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Re: Would the Real Dromaeosaur please walk thru the door?



On Tue, May 22, 2001 at 10:11:39PM -0000, omtvedt@hjem.as scripsit:
> I couldn't agree more with that. Lifestyle has EVERYTHING to do with
> an animals behavior. And diet follows right after. Directly
> assimulating dromaeosaurs with emus is a step in the wrong direction.
> You can't just pick a large bipedal bird and compare attributes with
> dinosaurs, just because there is speculation of relations between the
> two. If anything, birds of prey would have more behavioral
> similarities with theropods than enus. You are making dromaeosaurs
> look like they are overgrown parrots in cumbersome fightless bird
> bodies.

Parrots are a rotten analogy -- parrots are very smart, in a number of
complex ways, probably the most intelligent extant birds.

Bakker's 'giant ground running hawks and eagles' is, I think, a limited
analogy, due to relative prey sizes -- better for large tyrannosaurs
than for small maniraptorans.  For things like oviraptosaurs, ratites
might be rather *good* analogies.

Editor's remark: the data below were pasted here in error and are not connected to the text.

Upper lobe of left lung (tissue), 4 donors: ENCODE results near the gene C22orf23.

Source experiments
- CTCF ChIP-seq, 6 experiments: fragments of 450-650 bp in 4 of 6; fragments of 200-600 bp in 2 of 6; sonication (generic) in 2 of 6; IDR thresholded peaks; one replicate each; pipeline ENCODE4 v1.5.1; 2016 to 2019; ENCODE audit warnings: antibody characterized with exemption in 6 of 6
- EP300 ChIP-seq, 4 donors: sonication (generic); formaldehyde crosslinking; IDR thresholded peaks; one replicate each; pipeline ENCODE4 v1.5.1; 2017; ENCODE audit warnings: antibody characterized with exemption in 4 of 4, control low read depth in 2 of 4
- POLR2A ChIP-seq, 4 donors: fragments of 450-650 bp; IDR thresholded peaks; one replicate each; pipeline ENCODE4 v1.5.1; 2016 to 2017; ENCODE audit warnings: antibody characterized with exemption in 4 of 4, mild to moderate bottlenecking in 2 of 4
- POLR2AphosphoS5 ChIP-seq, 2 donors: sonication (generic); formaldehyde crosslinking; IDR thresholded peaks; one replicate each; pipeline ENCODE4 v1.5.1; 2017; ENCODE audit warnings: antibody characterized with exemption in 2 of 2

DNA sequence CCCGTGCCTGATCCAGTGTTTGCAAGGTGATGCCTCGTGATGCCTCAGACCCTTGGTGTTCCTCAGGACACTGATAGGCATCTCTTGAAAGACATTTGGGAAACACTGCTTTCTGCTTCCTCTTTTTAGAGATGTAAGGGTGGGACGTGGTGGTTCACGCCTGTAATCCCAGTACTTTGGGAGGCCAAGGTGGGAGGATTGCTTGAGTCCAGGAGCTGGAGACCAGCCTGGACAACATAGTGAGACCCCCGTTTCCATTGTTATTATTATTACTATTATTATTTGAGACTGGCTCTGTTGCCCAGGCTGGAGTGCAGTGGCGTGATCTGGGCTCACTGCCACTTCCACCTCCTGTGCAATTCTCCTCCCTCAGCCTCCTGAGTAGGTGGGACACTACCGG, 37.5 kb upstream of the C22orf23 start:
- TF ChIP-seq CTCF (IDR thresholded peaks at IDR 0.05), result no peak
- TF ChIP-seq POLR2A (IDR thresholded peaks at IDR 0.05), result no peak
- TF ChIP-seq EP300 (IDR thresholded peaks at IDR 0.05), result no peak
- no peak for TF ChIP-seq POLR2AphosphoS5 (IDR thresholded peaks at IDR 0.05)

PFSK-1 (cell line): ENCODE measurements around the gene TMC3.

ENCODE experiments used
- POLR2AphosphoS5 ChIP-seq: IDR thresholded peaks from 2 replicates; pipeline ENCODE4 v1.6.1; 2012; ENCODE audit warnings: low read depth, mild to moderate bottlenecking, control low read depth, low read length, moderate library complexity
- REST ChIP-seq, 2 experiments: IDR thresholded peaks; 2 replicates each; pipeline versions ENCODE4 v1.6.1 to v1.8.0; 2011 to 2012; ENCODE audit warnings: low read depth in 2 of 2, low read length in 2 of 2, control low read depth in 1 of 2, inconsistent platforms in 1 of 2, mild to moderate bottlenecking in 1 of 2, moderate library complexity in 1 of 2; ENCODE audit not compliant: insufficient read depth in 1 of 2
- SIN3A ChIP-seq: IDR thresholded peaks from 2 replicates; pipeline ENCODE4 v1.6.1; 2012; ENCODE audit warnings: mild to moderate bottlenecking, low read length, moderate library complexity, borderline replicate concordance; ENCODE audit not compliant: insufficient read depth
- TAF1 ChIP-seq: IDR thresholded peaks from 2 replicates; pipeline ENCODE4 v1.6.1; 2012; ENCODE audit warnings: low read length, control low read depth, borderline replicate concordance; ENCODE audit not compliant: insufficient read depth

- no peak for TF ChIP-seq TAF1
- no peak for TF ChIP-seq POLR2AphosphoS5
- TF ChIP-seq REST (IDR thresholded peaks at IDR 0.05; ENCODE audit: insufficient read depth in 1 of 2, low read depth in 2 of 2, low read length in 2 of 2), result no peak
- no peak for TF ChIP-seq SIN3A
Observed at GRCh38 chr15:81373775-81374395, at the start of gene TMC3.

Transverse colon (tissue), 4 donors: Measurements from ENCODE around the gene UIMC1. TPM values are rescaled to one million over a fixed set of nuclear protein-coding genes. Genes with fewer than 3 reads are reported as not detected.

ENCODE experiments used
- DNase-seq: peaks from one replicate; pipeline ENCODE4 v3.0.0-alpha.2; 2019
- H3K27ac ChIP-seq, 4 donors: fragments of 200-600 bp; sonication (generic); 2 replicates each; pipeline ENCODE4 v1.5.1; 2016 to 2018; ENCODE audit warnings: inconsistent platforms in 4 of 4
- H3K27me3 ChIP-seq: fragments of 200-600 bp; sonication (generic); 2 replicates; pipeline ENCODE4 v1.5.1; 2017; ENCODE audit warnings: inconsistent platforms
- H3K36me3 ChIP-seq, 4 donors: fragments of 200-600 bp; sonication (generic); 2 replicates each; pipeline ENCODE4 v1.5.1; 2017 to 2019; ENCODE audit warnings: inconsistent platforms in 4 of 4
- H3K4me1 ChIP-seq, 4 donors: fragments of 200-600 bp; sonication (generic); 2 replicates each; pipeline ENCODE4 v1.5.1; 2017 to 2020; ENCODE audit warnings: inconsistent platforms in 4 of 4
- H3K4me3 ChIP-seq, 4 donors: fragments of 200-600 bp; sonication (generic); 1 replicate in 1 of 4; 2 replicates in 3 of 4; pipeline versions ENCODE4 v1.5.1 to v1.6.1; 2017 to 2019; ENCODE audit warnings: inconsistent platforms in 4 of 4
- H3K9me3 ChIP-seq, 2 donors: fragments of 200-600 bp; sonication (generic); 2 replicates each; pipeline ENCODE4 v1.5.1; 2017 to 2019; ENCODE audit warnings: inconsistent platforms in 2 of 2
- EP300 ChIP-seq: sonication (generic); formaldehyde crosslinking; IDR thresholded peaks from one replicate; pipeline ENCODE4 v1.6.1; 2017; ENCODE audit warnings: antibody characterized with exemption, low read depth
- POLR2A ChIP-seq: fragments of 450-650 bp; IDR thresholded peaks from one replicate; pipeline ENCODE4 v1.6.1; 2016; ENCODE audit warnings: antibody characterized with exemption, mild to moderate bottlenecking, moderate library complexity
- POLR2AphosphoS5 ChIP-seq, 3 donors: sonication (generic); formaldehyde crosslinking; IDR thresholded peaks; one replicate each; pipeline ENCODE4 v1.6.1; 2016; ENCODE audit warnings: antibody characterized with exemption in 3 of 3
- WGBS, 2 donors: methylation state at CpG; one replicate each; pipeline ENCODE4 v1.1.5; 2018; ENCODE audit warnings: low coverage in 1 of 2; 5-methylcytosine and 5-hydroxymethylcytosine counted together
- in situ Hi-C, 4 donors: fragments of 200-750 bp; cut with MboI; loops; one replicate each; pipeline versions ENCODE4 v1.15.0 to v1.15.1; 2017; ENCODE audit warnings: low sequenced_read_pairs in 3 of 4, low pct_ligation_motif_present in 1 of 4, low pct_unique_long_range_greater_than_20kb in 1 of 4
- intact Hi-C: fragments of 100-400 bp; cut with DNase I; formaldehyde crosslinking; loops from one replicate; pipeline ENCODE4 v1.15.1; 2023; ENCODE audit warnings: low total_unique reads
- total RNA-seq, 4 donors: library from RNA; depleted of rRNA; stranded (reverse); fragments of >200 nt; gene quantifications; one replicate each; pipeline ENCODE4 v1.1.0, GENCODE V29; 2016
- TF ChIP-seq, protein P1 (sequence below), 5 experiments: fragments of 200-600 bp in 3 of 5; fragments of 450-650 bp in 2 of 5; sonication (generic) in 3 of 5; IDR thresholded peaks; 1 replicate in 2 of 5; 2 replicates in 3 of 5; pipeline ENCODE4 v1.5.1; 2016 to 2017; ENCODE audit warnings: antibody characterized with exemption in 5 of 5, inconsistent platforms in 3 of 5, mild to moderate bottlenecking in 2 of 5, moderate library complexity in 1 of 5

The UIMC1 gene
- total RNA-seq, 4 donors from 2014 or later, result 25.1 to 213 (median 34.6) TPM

> On the contrary, it is easy to assume these animals were far from
> stupid, we have found them in supppossed packs. Struthioformes are not
> hunters, per say. And they don't hunt in packs and round up prey. And
> brain size has never been a suitable case for measuring intelligence.
> If you look at what the animal tells us thru the fossil record, and
> not try to see dromaeosaurs thru the modern bird of your choice, we
> have a better chance at having a more open mind on the possibilities
> of dromaeosaur capabilities.

Keep in mind that most carnivores aren't smart; they have good reflexes.
It's generally the omnivores that are smart.  (more varied situations to
deal with, and more benefit from trying new things.)

-- 
                           graydon@dsl.ca
               To maintain the end is to uphold the means.